Construction: How a chemical company is driving affordability

By Victor Adar

That some of the things that tend to tear away the appetite of those who are interested on investing on high growth sectors like real estate include cost of construction, lack of an enabling framework as well as government policies that are perceived to be “weird”, more experts feel that it is only creativity, and a bit of innovation that will turn around things for the better. Real estate development is expensive. But is there an alternative when it comes to cutting down on costs?

According to Richard Kirimi, a construction systems manager at a chemical company, BASF East Africa, the day that the cost of capital that large scale investments attract will go down thanks to industrial energy efficiency solutions, will the dream of constructing affordable houses come true.

Mr Kirimi says that the first priority is to provide systems that interact with each other in order to provide a whole construction solution. The amount of consumption on the area of concrete, which is the key product of construction, must be reduced if the ever-increasing costs of putting up brick and mortar projects are to go down.

It is because of this scenario that BASF opened a concrete admixtures production facility in Mlolongo near Nairobi, a move that is expected to boost the construction industry. The plant produces custom-made concrete admixtures. And the good thing is that, cement and other concrete raw materials are locally sourced and used to custom-make the final product required by the client.

“We are very big on the area of green building, because the whole point of trying to reach sustainability is to help the environment by reducing carbon footprint. Mostly we are talking about carbon dioxide,” says Kirimi, adding that the fact that a majority of Kenyans are not financially well heeled to shoulder the high costs, real estate developers should change tact.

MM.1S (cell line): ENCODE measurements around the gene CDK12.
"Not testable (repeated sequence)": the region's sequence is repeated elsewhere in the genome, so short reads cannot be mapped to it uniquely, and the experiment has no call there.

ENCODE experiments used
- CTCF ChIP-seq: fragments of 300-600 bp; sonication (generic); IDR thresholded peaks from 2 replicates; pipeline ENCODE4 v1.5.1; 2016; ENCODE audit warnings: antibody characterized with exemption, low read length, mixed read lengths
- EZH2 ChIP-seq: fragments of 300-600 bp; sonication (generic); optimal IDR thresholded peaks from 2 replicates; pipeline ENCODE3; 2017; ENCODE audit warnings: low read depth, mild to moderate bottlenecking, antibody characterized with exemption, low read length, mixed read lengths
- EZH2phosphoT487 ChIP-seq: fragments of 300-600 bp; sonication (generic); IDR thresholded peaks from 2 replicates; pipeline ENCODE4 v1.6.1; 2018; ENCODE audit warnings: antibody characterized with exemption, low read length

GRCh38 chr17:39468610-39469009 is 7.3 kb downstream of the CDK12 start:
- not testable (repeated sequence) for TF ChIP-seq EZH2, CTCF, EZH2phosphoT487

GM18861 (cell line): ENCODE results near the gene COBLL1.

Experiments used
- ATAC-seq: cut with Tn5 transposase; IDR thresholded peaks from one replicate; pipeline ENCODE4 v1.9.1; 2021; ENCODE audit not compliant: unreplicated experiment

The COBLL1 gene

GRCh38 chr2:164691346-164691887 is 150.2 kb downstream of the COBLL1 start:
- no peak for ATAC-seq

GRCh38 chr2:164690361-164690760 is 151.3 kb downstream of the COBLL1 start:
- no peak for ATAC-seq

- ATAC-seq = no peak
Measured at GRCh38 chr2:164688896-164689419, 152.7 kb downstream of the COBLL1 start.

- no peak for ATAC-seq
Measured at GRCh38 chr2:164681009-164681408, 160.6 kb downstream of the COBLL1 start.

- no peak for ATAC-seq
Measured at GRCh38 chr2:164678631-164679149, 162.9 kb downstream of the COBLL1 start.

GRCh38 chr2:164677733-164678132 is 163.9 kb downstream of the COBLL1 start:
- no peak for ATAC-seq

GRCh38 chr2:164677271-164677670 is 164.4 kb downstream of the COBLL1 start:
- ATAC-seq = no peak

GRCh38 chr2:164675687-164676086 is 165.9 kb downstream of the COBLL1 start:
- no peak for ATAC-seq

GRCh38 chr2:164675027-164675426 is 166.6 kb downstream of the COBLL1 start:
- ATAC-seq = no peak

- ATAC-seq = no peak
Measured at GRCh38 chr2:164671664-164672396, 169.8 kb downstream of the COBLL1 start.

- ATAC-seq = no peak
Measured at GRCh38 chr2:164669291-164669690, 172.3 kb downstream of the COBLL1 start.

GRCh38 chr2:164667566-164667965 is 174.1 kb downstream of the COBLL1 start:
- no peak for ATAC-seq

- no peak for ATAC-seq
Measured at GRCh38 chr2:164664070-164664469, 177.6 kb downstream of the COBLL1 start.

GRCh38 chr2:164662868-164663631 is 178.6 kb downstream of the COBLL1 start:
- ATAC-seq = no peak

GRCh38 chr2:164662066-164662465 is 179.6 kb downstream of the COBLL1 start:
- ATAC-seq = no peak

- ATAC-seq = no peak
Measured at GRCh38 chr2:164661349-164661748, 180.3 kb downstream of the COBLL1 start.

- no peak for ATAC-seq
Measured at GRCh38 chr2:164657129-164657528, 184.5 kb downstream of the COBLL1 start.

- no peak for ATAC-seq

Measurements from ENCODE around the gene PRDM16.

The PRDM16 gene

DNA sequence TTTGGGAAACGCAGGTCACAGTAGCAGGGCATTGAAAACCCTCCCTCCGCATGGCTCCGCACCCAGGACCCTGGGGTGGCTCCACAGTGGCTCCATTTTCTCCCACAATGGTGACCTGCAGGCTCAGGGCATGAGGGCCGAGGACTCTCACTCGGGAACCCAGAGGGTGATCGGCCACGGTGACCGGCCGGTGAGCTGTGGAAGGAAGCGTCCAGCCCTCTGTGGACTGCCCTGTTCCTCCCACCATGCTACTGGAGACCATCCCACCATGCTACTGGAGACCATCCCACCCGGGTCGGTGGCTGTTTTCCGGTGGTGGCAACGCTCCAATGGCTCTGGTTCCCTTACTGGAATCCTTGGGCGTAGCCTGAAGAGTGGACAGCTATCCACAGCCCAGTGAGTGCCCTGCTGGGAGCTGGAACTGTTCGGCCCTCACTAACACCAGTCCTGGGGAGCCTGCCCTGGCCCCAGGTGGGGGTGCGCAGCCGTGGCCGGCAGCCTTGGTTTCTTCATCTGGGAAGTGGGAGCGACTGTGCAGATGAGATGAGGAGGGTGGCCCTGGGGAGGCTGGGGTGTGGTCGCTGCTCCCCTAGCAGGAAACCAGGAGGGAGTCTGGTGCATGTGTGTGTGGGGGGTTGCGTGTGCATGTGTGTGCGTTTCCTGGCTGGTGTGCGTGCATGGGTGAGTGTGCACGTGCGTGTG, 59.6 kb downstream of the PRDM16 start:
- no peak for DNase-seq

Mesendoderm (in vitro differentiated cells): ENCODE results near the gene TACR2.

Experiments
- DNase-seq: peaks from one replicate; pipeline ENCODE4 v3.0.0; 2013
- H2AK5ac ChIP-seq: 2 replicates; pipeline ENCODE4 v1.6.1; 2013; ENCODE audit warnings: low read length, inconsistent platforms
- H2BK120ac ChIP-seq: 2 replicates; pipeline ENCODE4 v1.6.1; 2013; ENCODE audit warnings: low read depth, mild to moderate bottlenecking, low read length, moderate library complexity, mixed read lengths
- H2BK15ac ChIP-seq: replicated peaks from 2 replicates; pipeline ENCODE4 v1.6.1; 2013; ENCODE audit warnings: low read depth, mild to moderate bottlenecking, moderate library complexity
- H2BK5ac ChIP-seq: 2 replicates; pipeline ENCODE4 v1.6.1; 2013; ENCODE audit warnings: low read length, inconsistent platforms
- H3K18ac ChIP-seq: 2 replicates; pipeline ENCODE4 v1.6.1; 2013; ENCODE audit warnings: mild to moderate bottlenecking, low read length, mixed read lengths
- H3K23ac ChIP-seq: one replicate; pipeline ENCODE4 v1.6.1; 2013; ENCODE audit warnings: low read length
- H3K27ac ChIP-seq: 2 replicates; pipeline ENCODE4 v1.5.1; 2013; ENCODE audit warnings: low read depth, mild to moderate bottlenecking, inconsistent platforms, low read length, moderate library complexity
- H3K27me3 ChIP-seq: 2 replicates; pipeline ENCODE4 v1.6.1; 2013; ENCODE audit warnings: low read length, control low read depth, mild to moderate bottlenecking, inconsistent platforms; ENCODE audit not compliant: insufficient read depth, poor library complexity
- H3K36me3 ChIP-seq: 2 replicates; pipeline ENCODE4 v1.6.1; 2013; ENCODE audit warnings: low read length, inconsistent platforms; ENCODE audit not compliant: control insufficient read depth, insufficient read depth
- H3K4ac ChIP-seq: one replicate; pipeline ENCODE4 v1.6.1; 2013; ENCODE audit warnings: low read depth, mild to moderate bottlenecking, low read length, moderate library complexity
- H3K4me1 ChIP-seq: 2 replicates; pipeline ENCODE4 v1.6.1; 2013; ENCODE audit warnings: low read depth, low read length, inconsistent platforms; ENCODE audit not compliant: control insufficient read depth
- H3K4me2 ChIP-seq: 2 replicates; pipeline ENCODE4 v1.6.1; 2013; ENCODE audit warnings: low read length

In credit crunch where not only those into real estate development but also road construction find it tough to take up big contracts due to high costs of labour and materials, experts say that businesses can turn to new solutions. Production in plants like Bamburi, Lafarge, Athi River mining, Simba Cement or Mombasa cement involves crushing clinker. There are cement additives used to get the final product. Clinker, which is now the limestone, is ground and mixed with other additives, and as a result “it is now cement”.

“The other thing that happens when you grind those particles is repulsion, and a force of attraction… You have to put an additive to reduce that repulsion… These are the solutions that we are producing for the world… some of which are helping in reducing carbon foot prints,” he says. 

Construction consumes about 40% of the energy in the world. What it means is that it is a big consumer in terms of energy. Official statistics by BASF show that of all the emissions, 40% comes from the construction industry. This translates to about one cubic meter per person per annum. “That’s how much concrete we produce in the world. You can imagine… We are over 7 billion people right now, so we produce over 7 billion cubic meters of concrete per year. It tells you that we use a very big amount of cement for the construction process,” he says,

Using less cement by incorporating cement additives, which are basically chemicals that are put in the concrete to custom-make final product, is a new way that will help reduce the cost of production.

Further, plants that deliver concrete on tracks – from plant to the site through jams in Nairobi – is obvious by the time the concrete gets to the cite it will be rock. “It is either you put a chemical or you add water. But it’s a catch 22 situation, you put too much water, you spoil it. The admixtures are produced here. They are the chemicals that are put in concrete that in the end help in reducing the cost of construction,” says Kirimi.

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